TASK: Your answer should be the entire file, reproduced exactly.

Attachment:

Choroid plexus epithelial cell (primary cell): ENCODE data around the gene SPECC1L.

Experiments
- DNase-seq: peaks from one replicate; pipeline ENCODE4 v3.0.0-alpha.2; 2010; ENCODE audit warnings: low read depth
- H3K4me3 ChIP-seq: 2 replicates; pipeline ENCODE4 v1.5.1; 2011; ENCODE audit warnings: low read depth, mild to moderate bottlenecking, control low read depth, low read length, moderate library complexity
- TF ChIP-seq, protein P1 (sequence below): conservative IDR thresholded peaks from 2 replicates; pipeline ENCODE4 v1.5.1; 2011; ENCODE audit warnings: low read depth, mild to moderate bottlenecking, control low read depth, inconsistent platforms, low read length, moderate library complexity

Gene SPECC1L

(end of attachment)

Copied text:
Choroid plexus epithelial cell (primary cell): ENCODE data around the gene SPECC1L.

Experiments
- DNase-seq: peaks from one replicate; pipeline ENCODE4 v3.0.0-alpha.2; 2010; ENCODE audit warnings: low read depth
- H3K4me3 ChIP-seq: 2 replicates; pipeline ENCODE4 v1.5.1; 2011; ENCODE audit warnings: low read depth, mild to moderate bottlenecking, control low read depth, low read length, moderate library complexity
- TF ChIP-seq, protein P1 (sequence below): conservative IDR thresholded peaks from 2 replicates; pipeline ENCODE4 v1.5.1; 2011; ENCODE audit warnings: low read depth, mild to moderate bottlenecking, control low read depth, inconsistent platforms, low read length, moderate library complexity

Gene SPECC1L